List of tautological place names

From Wikipedia, the free encyclopedia
Jump to: navigation, search

A place name is tautological if two differently sounding parts of it are synonymous. This often occurs when a name from one language is imported into another and a standard descriptor is added on from the second language. Thus, for example, New Zealand's Mount Maunganui is tautological since maunga is Māori for mountain. The following is a list of place names often used tautologically, plus the languages from which the non-English name elements have come.

Tautological place names are systematically generated in languages such as English and Russian, where the type of the feature is systematically added to a name regardless of whether it contains it already. For example, in Russian, the format "Ozero X-ozero" (i.e. "Lake X-lake") is used. In English, it is usual to do the same for foreign names, even if they already describe the feature, for example Lake Kemijärvi (Lake Kemi-lake), or Saaremaa island (Island land island, actually island land island land, since island comes from an old English word for island land).


Lakes and other bodies of water[edit]

Mountains and hills[edit]

  • Barrhill, barr is an old Celtic word for a flat topped hill.
  • Bergeberget, Norway (The Hill Hill – Norwegian)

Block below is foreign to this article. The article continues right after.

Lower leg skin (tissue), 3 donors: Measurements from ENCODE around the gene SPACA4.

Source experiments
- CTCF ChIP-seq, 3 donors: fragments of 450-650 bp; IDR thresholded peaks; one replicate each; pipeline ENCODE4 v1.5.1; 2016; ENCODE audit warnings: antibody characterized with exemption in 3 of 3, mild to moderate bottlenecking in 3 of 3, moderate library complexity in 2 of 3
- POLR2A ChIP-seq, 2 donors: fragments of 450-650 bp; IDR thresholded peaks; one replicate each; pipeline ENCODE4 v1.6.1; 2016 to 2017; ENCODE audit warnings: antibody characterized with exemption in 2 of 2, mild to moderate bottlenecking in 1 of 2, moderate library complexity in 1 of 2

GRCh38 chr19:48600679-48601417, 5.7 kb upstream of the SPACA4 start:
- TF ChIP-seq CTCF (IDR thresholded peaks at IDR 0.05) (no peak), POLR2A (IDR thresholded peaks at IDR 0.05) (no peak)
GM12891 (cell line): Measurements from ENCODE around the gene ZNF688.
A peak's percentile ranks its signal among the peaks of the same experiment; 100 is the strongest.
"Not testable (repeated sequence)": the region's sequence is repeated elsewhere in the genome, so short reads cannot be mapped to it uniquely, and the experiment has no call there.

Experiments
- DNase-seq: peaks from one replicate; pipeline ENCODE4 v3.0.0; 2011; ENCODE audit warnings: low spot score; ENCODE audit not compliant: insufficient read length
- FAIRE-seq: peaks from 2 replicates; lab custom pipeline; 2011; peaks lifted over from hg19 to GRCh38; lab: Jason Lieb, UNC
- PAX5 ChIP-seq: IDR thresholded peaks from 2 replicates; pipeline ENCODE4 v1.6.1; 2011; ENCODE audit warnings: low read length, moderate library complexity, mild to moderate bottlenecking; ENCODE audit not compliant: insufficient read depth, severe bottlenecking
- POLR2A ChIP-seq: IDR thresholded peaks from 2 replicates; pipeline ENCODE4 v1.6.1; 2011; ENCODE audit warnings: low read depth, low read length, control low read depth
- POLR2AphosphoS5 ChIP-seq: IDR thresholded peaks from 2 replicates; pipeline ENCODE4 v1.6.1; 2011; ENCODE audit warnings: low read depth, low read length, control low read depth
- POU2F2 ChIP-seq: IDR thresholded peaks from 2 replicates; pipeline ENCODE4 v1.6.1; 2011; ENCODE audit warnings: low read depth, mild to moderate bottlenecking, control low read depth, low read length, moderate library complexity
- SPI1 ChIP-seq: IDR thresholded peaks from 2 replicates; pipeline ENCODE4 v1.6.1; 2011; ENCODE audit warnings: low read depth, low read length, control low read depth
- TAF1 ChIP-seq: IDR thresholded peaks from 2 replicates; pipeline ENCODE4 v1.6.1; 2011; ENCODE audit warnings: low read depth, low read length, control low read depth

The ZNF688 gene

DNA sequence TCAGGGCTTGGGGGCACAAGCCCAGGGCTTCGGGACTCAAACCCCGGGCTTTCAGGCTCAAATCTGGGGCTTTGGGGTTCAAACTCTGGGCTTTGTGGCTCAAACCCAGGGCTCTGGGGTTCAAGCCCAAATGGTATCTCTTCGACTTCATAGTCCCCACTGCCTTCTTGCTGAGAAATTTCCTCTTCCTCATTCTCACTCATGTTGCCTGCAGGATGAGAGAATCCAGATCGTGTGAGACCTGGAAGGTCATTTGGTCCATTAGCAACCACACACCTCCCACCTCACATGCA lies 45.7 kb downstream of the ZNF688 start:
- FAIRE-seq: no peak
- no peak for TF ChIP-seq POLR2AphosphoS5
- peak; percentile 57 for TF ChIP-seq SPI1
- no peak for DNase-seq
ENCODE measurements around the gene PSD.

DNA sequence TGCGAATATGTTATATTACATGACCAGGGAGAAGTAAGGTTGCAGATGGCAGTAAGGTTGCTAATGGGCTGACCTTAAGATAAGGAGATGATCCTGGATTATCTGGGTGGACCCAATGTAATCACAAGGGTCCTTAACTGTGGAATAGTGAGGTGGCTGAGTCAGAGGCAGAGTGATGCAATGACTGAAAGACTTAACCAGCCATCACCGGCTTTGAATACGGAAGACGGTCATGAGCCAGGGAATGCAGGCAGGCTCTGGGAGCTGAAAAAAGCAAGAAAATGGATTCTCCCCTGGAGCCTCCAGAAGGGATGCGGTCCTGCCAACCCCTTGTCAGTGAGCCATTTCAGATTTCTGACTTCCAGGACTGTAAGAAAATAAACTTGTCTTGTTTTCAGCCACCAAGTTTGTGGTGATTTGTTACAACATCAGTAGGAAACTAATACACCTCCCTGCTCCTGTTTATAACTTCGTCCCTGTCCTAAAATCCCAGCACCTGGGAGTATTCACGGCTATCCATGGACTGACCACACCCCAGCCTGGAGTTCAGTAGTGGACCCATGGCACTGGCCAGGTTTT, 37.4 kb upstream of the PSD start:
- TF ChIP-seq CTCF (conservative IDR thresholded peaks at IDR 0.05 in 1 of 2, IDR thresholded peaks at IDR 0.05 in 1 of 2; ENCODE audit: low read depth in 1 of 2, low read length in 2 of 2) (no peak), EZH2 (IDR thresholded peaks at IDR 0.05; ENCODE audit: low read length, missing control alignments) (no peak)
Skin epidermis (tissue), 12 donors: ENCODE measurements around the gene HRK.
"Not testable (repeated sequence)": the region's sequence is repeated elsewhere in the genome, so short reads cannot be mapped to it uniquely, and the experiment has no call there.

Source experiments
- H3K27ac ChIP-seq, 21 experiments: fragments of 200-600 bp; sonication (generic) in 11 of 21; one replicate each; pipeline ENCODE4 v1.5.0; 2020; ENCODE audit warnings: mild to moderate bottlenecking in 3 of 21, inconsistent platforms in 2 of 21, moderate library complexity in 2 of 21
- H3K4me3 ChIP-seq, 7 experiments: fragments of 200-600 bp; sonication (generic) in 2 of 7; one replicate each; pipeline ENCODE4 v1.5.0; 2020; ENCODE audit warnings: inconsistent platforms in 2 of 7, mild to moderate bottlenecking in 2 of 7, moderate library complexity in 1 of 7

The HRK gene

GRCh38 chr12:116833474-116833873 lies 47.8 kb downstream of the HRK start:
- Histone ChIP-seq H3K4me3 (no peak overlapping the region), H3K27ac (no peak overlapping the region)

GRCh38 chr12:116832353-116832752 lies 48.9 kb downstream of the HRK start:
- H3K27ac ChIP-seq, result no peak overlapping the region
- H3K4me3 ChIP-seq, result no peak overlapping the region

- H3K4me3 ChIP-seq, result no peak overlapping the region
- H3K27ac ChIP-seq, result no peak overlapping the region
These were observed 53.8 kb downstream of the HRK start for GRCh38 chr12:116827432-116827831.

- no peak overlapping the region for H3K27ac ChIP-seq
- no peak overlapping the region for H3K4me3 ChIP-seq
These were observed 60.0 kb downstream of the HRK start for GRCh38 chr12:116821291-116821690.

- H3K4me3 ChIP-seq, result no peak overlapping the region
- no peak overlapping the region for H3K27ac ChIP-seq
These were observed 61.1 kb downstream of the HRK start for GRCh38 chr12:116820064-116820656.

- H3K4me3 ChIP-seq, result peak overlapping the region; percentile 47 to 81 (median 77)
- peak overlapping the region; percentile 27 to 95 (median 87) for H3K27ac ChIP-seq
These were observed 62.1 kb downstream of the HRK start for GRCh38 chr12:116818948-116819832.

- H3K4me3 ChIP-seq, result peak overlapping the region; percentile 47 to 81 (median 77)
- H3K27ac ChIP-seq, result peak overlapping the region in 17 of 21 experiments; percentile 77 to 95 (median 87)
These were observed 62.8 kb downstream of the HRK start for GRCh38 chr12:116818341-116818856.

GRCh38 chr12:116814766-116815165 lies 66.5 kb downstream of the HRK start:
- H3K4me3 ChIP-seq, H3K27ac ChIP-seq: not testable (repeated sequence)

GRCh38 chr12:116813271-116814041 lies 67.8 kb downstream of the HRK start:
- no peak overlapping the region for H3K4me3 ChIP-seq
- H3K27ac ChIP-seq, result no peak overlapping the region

• Brda Hills, Slovenia – "brda" means small hills in Slovene (thus, the area is sometimes referred to as "Goriška Brda" or "Gorizia Hills" to distinguish it from others)
  • Bredon Hill, England (Hill Hill Hill – Brythonic/Old English/Modern English); compare Bredon and Breedon on the Hill (Hill Hill on the Hill – Brythonic/Saxon/Modern English)[4]
  • Brill, England (Hill Hill – Brythonic/Saxon) – also once known in documents as Brill-super-montem (Hill Hill on the Hill – Brythonic/Saxon/Latin)
  • Brincliffe Edge, Sheffield, UK (Burning Hill Hill Welsh/English)
  • Bryn Glas Hill, Wales (Blue Hill Hill – Welsh/English)
  • Brynhill, Wales (Hill Hill – Welsh/English)
  • Djebel Amour, Algeria: (Arabic & Tamazight)
  • Eizmendi: Haitz Mendi 'mount mount' (Euskara)
  • Filefjell, Norway (The mountain mountain – Norwegian)
  • Fjällfjällen, Sweden (The mountain mountains – Swedish)
  • Garmendia: Garr- Mendi(a) (fossil & modern Basque)
  • Gibraltar, commonly "The Rock of Gibraltar" From Arabic Jebel-Al-Tariq, which means "The Rock of Tariq"
  • Hill Mountain, Pembrokeshire, Wales
  • Hueco Tanks, an area of low mountains in El Paso County, Texas.
  • Knockhill, a common placename in the Scottish Lowlands, deriving from Scottish Gaelic, cnoc meaning a "hill".
  • Kukkulamäki, in 24 distinct locations (Rautjärvi, Jyväskylä, Salo, ...) in Finland, is kukkula "hill" and mäki "hill".[3]
  • Mongibellu, Sicilian name of the volcano Etna, in Sicily, Italy (Mountain Mountain, from Italian monte and Arabic jabal).